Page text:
The overlapping consequences of oppression, financial collapse, economic depression, the explosion, and the coronavirus pandemic would drive any nation to insanity. Living through the pain of a "normal" disaster caused for example by a hurricane, would require us to take time to heal. But living through it, in the knowledge that the culprits had known about the explosives for years, is nothing short of inhuman.

This pain co-exists with continued rage. Strategically designed to support a web of clientelism, our health and education are tools for politicians to buy votes. That is why before every cabinet formation, politicians bicker not about policy or solutions for the nation, but about what ministerial portfolio they want their hands on so they can use it to promote their own interest and provide for their base.

They will never design solutions; they cannot, as they have no interest, will or competency to provide for the nation, only themselves. The quicker we accept this the quicker we can find solutions to our own problems. Just as they left us to fend for ourselves in the aftermath of the explosion, pulling out our own bodies from under the rubble, so too will they leave this generation to fend for itself.

Experiencing the unknowns

I do not want to keep my eyes on the rear view mirror. I do not want to look back at old thawra pictures. Yes, the revolution was a critical juncture, yes, we created transformation, but the moment right now does not present a political opportunity for us. The moment is a stalemate, a systemic solidifying of a century old deal brokered by a group of men, warlords, and merchants.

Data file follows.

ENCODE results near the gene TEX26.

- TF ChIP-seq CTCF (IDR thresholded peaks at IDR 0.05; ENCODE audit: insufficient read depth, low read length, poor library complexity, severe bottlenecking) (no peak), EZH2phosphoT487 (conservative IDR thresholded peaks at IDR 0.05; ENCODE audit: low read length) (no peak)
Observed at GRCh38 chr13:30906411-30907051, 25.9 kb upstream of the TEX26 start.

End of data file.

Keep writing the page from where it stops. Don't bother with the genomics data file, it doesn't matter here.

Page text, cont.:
We are entering a dark unknown and the only way I can face that is to limit the damage, and support the people I love the most. To experience the unknown, I know I must be as "well" as I can for the people who love me and need me the most.

Solnit talks about togetherness and finding hope in the dark not as a naïve attempt to be "positive" in times of crisis, but as a choice to take action when life is in ruins. I am not afraid of getting lost in Beirut anymore and I am not afraid of losing the way.

Just as they left us to fend for ourselves in the aftermath of the explosion, pulling out our own bodies from under the rubble, so too will they leave this generation to fend for itself

The anti-apartheid movement fought for decades before the moment was opportune and Nelson Mandela became president, a fact that still baffles and empowers my South African friends.

We are not doomed to live like this forever, but for now we are experiencing so many unknowns including the value of our currency, whether or not a cabinet will be formed, whether or what kind of aid will flow in, and how many of us will survive the winter and the pandemic.

We must learn to expect and live with this uncertainty. Meanwhile, for the first anniversary of the revolution on 17 October, all I will be doing is calling them out name by name, man by man - those who knew about the explosives stored at the port and did nothing.

They cannot claim to be living in the unknown. They knew, and they did not care. The revolt now, is for accountability and writing our own history, from this day forward. 

Carmen Geha is an activist, feminist and scholar, researching politics, crisis and mobilisation in MENA. She is Associate Professor of Public Administration at AUB. 

Follow her on Twitter: @CarmenGeha

Have questions or comments? Email us at: editorial-english@alaraby.co.uk

Opinions expressed in this article remain those of the author and do not necessarily represent those of The New Arab, its editorial board or staff.